Robert Fulford (journalist)

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Robert Marshall Blount Fulford, OC (born February 13, 1932) is a Canadian journalist, magazine editor, and essayist. He lives in Toronto.

Personal life[edit]

Fulford was born in Ottawa. He is married to writer and producer Geraldine Sherman, with whom he has two daughters. His daughter Sarah is the editor-in-chief of Toronto Life magazine.


Robert Fulford began his career in journalism in the summer of 1950 when he left high school and went to work for The Globe and Mail as a sports reporter. Subsequently, Fulford rose to various editorial positions at the newspaper before moving to The Toronto Star as a columnist (1959–1962, 1964–1968 and 1971–1987). From 1968 until 1987, Fulford was the editor of Saturday Night magazine. He then worked as a columnist for the Financial Times of Canada (1988–1992), The Globe and Mail (1992–1999) and the National Post (1999— ).

Fulford worked as the co-host of the Realities TV show on TVOntario (1982–1989) and for the CBC radio show Morningside (1989–1993). In 1999, he delivered the Massey Lecture. In 1984, Fulford was awarded the honour of Officer of the Order of Canada.[citation needed]

In his 1988 entry for The Canadian Encyclopedia, Douglas Fetherling described Fulford's politics as being on "the more conservative end of the liberal spectrum".[1]

Fulford backed the illegal invasion of Iraq in 2003, writing 12 days before the attack was launched that anti-war activists were motivated by “hatred and envy more than logic.”[2] He offered no apology when the invasion was blamed in peer-reviewed studies for causing up to 650,000 excess Iraqi deaths.[3][4] He has frequently condemned the Palestinian people collectively. He wrote in 2015 of “the myth of the virtuous Palestinian”[5] and in 2016 he asked: “Should a Canadian treat with balance a community that teaches young people to revere terrorist martyrs?”[6]  In that column, he denounced the erection in Ramallah of the marble bust of a Palestinian terrorist, but made no mention of Israel’s decision to commemorate its own terrorists with far larger monuments.[7] [8]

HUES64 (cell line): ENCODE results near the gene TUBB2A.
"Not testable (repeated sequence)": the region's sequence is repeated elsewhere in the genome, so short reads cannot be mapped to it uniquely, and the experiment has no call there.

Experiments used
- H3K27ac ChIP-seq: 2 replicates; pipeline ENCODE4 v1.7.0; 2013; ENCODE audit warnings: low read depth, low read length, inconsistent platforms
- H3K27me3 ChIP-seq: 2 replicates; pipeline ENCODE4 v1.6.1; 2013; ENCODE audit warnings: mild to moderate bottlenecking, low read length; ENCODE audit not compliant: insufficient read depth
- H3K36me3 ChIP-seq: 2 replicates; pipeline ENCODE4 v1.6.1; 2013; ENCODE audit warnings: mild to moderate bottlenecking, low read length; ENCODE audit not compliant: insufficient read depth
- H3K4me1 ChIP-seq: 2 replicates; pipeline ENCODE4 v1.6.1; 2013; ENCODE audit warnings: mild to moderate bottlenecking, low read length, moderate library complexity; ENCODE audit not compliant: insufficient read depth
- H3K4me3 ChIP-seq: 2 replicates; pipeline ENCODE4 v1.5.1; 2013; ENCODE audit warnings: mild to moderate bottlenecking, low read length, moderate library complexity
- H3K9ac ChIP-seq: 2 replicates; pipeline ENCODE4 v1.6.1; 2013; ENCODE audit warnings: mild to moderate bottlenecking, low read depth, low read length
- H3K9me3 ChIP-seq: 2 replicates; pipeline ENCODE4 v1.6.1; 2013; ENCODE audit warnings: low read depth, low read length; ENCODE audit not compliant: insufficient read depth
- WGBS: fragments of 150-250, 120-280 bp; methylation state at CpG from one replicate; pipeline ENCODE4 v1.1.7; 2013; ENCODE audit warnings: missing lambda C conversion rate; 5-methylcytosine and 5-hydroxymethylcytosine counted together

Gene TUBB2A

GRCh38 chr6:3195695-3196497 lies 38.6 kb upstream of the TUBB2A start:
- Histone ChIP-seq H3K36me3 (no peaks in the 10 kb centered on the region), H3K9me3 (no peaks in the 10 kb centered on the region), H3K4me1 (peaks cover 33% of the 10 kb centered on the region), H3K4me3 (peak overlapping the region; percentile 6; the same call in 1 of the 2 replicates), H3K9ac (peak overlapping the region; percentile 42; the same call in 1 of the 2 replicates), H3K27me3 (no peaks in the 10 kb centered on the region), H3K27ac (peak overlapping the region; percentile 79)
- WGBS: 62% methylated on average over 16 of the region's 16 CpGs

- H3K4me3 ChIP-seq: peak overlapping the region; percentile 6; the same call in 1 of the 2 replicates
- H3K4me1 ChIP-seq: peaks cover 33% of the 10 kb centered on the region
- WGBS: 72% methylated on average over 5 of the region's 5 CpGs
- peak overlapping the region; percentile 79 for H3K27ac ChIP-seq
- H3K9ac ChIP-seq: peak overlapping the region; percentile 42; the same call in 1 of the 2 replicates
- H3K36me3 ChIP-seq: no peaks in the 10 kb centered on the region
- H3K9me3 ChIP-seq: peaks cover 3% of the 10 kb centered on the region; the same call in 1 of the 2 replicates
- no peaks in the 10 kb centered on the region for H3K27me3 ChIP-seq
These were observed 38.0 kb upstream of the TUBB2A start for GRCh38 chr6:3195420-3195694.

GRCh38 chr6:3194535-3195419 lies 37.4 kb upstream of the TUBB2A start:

Fulford is also a critic of literature, art and films. He has written extensively about the Canadian abstract art group Painters Eleven, its members (particularly William Ronald, Tom Hodgson, and Harold Town), and the Saskatchewan abstract artist Mashel Teitelbaum.

Selected bibliography[edit]

  • This Was Expo - 1968
  • Crisis at the Victory Burlesk: Culture, Politics and Other Diversions - 1968
  • Harold Town Drawings - 1968 (editor)
  • Marshall Delaney at the Movies - 1974
  • An Introduction to the Arts in Canada - 1977
  • Canada: A Celebration - 1983
  • Best Seat in the House: Memoirs of a Lucky Man - 1988
  • Accidental City: The Transformation of Toronto - 1995
  • Toronto Discovered - 1998
  • The Triumph of Narrative: Storytelling in the Age of Mass Culture - 1999

See also[edit]


  1. ^ Douglas Fetherling. "Robert Fulford". The Canadian Encyclopedia. 
  2. ^ Fulford, Robert (March 8, 2003). "War on Iraq: the least bad option". National Post. p. A16. 
  3. ^ Burnham, Gilbert (October 21, 2006). "Mortality after the 2003 invasion of Iraq: a cross-sectional cluster sample survey". The Lancet 368 (9545). doi: Check |doi= value (help). Retrieved July 30, 2016. 
  4. ^ Hagopian, Amy; Flaxman, Abraham D.; Takaro, Tim K.; Shatari, Sahar A. Esa Al; Rajaratnam, Julie; Becker, Stan; Levin-Rector, Alison; Galway, Lindsay; Al-Yasseri, Berq J. Hadi (2013-10-15). "Mortality in Iraq Associated with the 2003–2011 War and Occupation: Findings from a National Cluster Sample Survey by the University Collaborative Iraq Mortality Study". PLOS Med 10 (10): e1001533. doi:10.1371/journal.pmed.1001533. ISSN 1549-1676. PMC 3797136. PMID 24143140. 
  5. ^ "Robert Fulford: The plight of Palestinian women". Retrieved 2016-07-30. 
  6. ^ "Robert Fulford: Why should we be 'balanced' in our opinion of the Israeli government and the Palestinian Authority?". Retrieved 2016-07-30. 
  7. ^ "About the Center". Retrieved 2016-07-30. 
  8. ^ Heller, Stanley (August 31, 2015). "How Israel Honors the Murderers in its Midst". The Electronic Intifada. Retrieved July 30, 2016. 

External links[edit]